UB op-ed: Online learning: A powerful tool to build education equity
E-learning is not just a convenient option for today’s college student, it is a necessary and productive alternative to traditional classroom instruction. At Borough of Manhattan Community College, The City University of New York (BMCC/CUNY), student demand for online courses is growing.
More than half our students work part or full time, and online courses are easier to wrap around their work schedule than a class they attend on campus.
Online instruction also helps student parents avoid the cost of childcare for when they are in class, and it enables students to pace their learning in a way that supports their strengths.
In the 2017-2018 academic year, 16,629 BMCC students enrolled in 900 sections of online classes—11 percent of the total course sections offered at BMCC, and up from three percent in 2013.
More than 90 percent of students surveyed by the BMCC E-Learning Center in November 2018 reported being satisfied or more than satisfied with their online learning experience. Half had taken online courses before at BMCC, and two-thirds said they plan to take an online course going forward. Our students also report that they perceive online courses to be equal in rigor to in-person courses, and the pass rate for our online courses is virtually the same as the pass rate for in-person courses.
In New York City, about a quarter of all households don’t have a computer or WiFi at home. We know this is true for some of our students, and the BMCC E-Learning Center is working hard to develop strategies to build broadband and computer access for those with the highest need.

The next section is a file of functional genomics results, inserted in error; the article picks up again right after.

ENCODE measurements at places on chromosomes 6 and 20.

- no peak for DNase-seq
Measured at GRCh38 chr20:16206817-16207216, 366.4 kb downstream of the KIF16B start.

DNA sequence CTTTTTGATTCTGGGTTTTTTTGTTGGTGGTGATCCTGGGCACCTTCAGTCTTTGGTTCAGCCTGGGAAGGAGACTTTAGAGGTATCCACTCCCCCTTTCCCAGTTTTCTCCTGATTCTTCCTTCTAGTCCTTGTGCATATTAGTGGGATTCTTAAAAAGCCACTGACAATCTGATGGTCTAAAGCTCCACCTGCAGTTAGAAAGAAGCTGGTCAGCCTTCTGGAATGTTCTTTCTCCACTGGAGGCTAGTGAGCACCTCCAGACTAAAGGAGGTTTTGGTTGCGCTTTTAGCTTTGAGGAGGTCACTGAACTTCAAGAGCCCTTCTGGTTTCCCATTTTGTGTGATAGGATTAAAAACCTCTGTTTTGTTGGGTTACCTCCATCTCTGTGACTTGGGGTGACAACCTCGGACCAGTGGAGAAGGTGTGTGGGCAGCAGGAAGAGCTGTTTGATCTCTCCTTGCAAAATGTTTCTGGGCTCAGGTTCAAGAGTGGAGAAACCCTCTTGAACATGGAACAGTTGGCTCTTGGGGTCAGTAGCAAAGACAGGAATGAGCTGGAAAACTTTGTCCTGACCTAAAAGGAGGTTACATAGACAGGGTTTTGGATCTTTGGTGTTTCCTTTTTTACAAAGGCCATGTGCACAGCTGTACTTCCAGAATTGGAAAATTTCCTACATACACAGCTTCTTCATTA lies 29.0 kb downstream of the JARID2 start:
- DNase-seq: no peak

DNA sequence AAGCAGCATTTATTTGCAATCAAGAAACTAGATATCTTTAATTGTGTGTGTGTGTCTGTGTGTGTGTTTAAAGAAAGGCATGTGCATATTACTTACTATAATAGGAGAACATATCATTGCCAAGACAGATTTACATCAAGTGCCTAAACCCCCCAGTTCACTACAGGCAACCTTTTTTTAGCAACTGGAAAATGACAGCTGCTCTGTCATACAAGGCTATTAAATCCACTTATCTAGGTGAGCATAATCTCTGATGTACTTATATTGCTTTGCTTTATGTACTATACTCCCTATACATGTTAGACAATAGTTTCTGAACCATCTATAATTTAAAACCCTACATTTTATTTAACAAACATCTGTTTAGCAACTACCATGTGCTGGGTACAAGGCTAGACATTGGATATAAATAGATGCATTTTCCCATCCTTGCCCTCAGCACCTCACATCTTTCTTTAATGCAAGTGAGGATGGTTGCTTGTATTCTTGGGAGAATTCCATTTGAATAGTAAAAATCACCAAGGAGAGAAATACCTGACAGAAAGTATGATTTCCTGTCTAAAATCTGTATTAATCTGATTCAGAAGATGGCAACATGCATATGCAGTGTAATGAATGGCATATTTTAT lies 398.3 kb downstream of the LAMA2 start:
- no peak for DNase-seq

We are also expanding our services to provide free cloud-based digital tools such as Microsoft 365, Dropbox and Google Suite—all of which help students maximize their sense of community online and deepen their interaction with course content.
In addition, the E-Learning Center at BMCC is working hard to support student success and opportunity through various digital education initiatives, including the development of online and hybrid courses, as well as faculty development and training to increase the number of courses offered online—with two entire online degrees set to launch in Fall 2019.
At BMCC, equity and inclusion are the driving factors of our college’s strategic planning and initiatives. Online courses support those efforts, and strengthen skills that students can bring to careers in a rapidly changing, 21st-century economic environment.
It also helps them become savvier digital citizens who can collaborate virtually and participate in online communities in a credible and productive way.
At BMCC, where more than half our students are first in their families to attend college, online learning helps build the bridge to degree attainment. It closes the technology gap and supports further education and upward mobility for our students. It is a powerful tool to promote equity on today’s community college campus.
—Christopher Oscar Medellin is Director of E-Learning at Borough of Manhattan Community College, The City University of New York